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Internal & External Blu-ray Drives
What are Blu-Ray Optical Disks?
Blu-Ray optical disks are flat, circular discs which encode binary data in the form of pits on a special surface material which sits atop of a polycarbonate substrate. Think of them as modern vinyl records. In fact, they work in a very similar way. Instead of the stylus resonating in reaction to the groves and converting the electrical energy into soundwaves, a laser illuminates the pits which are picked up by a photodiode which converts the reflected light into Binary data that the computer can understand.
Blu-Ray (BD) is aptly named because of the blue laser diode utilised within the Blu-Ray player/writer. The Blu-ray format was created by the Blu-Ray Disk Association and supported by Sony who introduced the first prototypes in 2000 and officially released the format in 2006 which started the HD format war. Blu-ray eventually took the throne due to the appearance of the PlayStation 3 which contained the format as standard - essentially putting it into the homes of millions across the world.
Are Blu-Ray Optical Drives Still Relevant?
Yes and no, it depends entirely on your needs. If you have already invested in a vast library of High definition (HD) Blu-Ray Movies then absolutely. If you don't, then most people opt for one of a number of streaming services such as Netflix, Amazon Prime Video and Now TV.
There are still however many benefits to having an internal or external DVD / Blu-ray drive allowing you to save files externally, create a windows recovery disks or even make the occasional DVD family photo slideshow.
Our personal advice is if your desktop chassis can support one - it’s a cheap, worthwhile piece of hardware to own but you can easily live without one.
What are the Main Blu-Ray Formats?
There are a variety of different 4.7” Blu-Ray optical formats which support a variety of speeds and capacities as detailed further below.
What are the Main Differences?
The majority of confusion occurs when looking at the end ‘tag’. With this in mind, we have put together this list to help you decipher.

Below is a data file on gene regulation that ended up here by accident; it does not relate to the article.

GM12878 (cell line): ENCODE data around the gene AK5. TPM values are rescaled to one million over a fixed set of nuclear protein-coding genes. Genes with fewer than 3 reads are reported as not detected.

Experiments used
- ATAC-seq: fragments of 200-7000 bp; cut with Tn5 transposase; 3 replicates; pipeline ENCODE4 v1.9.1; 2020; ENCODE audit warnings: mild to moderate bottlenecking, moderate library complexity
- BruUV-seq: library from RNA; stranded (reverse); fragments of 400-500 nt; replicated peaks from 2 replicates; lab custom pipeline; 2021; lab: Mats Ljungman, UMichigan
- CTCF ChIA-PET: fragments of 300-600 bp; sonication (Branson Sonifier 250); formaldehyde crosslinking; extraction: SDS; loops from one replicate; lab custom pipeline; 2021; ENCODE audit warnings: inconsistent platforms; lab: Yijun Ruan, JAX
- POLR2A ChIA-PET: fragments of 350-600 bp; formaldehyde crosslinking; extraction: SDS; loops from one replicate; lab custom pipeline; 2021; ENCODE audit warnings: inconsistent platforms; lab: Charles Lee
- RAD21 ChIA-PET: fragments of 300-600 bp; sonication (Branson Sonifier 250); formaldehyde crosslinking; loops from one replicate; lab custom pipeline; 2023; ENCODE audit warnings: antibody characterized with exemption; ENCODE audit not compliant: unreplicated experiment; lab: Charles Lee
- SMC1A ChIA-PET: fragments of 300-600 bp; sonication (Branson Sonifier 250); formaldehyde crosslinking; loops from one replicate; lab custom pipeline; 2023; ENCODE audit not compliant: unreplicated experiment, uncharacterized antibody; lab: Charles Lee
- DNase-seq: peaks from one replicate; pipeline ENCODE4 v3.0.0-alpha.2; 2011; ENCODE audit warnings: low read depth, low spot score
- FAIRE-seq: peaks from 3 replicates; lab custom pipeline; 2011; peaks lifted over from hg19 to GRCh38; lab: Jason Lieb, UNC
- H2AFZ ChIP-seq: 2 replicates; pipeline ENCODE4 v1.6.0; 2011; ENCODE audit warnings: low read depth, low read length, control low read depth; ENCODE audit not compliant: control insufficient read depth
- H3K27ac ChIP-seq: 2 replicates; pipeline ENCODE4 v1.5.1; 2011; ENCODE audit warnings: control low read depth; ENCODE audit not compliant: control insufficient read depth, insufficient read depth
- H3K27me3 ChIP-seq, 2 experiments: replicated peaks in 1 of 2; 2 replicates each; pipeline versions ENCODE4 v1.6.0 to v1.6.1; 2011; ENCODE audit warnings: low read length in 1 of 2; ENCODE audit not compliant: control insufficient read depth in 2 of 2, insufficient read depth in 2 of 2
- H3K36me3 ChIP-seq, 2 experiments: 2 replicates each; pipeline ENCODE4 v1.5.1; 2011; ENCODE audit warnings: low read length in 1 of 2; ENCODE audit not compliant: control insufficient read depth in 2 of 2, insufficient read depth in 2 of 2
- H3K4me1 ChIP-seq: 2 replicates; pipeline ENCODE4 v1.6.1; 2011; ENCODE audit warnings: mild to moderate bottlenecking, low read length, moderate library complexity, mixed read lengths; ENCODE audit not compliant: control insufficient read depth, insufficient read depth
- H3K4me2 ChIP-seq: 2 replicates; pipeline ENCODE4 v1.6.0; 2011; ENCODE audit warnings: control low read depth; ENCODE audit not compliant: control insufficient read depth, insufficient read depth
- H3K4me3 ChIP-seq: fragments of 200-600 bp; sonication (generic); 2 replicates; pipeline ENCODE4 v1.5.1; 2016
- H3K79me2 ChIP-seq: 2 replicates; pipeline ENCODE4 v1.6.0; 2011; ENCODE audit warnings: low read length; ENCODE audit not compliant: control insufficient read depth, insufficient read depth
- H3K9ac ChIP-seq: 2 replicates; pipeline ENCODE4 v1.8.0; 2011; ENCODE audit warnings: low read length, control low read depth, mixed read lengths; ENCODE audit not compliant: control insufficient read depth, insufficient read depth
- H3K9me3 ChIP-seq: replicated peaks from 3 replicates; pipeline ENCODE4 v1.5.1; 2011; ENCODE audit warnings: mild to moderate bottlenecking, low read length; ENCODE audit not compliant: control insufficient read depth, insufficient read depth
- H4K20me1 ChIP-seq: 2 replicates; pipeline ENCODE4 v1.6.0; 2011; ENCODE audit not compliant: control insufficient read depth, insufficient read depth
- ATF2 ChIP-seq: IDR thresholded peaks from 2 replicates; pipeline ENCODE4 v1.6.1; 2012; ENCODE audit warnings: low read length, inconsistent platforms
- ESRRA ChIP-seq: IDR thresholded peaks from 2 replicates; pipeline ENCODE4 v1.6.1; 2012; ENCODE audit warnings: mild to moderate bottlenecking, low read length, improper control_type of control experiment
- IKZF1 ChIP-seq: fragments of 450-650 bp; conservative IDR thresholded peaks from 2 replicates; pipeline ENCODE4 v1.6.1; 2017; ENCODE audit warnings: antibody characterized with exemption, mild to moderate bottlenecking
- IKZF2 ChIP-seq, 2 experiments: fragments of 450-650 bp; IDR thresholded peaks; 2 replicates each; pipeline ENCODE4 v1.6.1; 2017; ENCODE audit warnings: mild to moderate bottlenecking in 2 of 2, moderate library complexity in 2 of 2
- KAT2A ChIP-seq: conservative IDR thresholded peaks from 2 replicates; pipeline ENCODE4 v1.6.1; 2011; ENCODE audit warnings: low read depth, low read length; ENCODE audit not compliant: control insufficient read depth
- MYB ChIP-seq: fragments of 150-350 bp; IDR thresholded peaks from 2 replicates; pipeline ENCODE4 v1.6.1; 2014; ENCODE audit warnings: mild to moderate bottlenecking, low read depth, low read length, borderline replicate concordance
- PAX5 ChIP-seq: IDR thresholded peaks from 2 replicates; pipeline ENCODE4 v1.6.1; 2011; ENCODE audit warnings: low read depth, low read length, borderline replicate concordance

All optical drives including Blu-Ray are rated using an “X-Factor” which are different depending on the physical media, format and read/write activity.
CD: A CD’s base speed is 1x which is the equivalent to 150KB/s. For example, a drive that is described as 52x can do a specific operation such as read or write at 52 x 150KB/s giving us an average speed of 7.8MB/s.
DVD: A DVD’s base speed is many times higher than a CD coming in at around 1.321MB/s for 1x meaning 16x would be roughly 21MB/s which is nearly 3x that of a 52X CD drive.
Blu Ray: A Blu-Ray has a 1x base speed that is 3 times faster than a DVD at around 4.5 MB/s. Unfortunately Blu-Rays max out at 6x which allows for 27 MB/s which is actually only 6MB/s faster than a DVD. This means when writing to large capacity disks it can take up to 64 mins to write 100GB at 6x.
Internal Blu-Ray Optical Drives
Internal Blu-Ray optical drives are connected via the SATA interface and fit within a specially designed 5.25” drive bay that is designed to be accessible from the front of the desktop computer. Once a standard on nearly every PC across the globe they are now becoming rarer by the day as most applications and media are either downloaded or streamed - Even Microsoft has started to make the switch by selling its OS (Operating system) on a USB drive for the first time.
Case manufacturers are additionally noticing the switch in media use and removing the 5.25” drive bays in favor of shrinking the chassis. This, of course, renders the installation of an optical drive impossible on certain models.
External Blu-Ray Optical Drives
If you have recently bought a PC without a drive but find yourself needing one, don’t worry! We have you covered. The easiest method to add Blu-Ray capability to your desktop computer is by using an external which needs zero tech knowhow to install – Simply plug and play!
There are several reasons you might opt for an external including: